Summer is a great time for outdoor fun and relaxation, but it can be challenging when you want your home to feel like a comfortable refuge from the heat. Cranking up the air conditioner isn’t always the best solution. Whether you’re trying to save money or reduce your carbon footprint, there are still ways to keep your home cool. Here are some simple tips to help you survive the summer heat without relying on an air conditioner.
1. Use fans.
Ceiling, table, box, tower, and portable fans, even an attic fan all help to create a cooling breeze and circulate air throughout the home. Fans are more affordable than A/C because they use significantly less energy. Make sure you set your fans to rotate counterclockwise to send cool air down.
2. Use awnings or shutters on south and west-facing windows.
South-facing windows can absorb a lot of heat. You can reduce your home’s temperature significantly by installing awnings or shutters to block the sun’s rays. Window awnings can reduce solar heat gain in the summer by up to 65% on south-facing windows and 77% on west-facing windows. A benefit of these outdoor window treatments is that they allow a breeze to pass through open windows.
3. Check for air leaks.
Air leaks around doors, windows, vents, and other openings in your home, even small cracks in your home’s foundation, can let hot air in and cool air out. You can improve your home’s energy efficiency by sealing these leaks with caulking or weatherstripping. Ensure doors and windows are appropriately weather-stripped, and consider installing an energy-efficient door sweep on all exterior doors to create an airtight seal.
4. Use light-colored paint.
Dark colors absorb more heat than light colors. By painting your home’s exterior with light-colored paint, you can reflect more sunlight, keeping your home cooler. Using white or light neutral colors on the walls and floors in rooms that face south and west will also reflect the sun’s heat better than darker colors.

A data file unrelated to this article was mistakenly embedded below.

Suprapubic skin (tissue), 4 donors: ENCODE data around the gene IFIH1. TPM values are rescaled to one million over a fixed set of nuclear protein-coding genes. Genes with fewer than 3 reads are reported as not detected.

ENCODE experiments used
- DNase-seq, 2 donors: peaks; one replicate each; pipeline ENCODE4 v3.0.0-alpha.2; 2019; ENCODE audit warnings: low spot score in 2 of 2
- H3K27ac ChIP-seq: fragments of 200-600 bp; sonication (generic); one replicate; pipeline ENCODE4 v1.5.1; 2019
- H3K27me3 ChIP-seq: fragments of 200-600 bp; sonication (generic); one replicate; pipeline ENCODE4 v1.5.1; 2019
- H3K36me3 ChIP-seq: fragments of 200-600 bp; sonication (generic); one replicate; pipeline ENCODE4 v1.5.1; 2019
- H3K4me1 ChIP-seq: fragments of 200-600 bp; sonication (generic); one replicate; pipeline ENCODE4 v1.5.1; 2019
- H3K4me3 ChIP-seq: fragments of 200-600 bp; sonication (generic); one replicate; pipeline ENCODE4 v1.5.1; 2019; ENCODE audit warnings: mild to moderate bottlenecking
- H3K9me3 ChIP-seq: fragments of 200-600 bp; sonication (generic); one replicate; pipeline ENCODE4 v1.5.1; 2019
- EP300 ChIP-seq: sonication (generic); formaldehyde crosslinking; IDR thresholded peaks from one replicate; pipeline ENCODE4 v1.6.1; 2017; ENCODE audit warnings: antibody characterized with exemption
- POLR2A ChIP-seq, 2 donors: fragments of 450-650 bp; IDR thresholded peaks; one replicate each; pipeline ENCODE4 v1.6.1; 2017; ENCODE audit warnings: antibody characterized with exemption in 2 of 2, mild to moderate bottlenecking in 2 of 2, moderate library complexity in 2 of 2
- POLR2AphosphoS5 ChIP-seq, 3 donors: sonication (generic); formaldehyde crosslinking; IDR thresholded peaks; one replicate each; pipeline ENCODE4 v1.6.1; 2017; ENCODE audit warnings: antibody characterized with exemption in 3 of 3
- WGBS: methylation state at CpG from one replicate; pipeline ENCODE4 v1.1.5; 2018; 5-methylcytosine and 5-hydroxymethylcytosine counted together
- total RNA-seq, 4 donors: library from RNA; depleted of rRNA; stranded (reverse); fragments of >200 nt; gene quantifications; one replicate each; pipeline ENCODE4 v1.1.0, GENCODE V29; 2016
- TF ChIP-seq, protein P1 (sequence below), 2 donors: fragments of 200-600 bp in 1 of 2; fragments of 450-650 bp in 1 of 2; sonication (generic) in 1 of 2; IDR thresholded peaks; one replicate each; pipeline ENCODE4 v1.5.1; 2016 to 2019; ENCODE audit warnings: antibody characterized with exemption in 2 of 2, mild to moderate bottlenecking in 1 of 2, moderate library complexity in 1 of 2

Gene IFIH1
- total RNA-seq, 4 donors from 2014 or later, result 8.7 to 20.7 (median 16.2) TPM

5. Use window coverings.
Window coverings such as blinds, curtains, or shades can also block the sun’s rays and keep your home cooler. Make sure to close them during mid-day, the hottest time. However, keep coverings pulled back during cooler times of the day to let in airflow. Try to create a cross-breeze by keeping multiple windows open.
6. Increase your green space.
Grass, trees, and plants significantly reduce air temperature by absorbing heat and adding moisture to the air, making your home feel cooler. Be sure to keep plants well watered during hot weather; water has the added benefit of further lowering air temperature. Try creating a green space outside your home or adding potted plants inside. Installing a misting system outdoors is an efficient way of watering plants while keeping water use and temperatures low.
7. Replace single-pane glass.
Compared to single-pane glass, double-pane glass significantly reduces heat transfer due to the insulating air space between the glass layers. This makes them a perfect choice for south and west-facing rooms. By replacing single-pane windows with energy-efficient windows, you can reduce the heat coming in and save on your energy bills.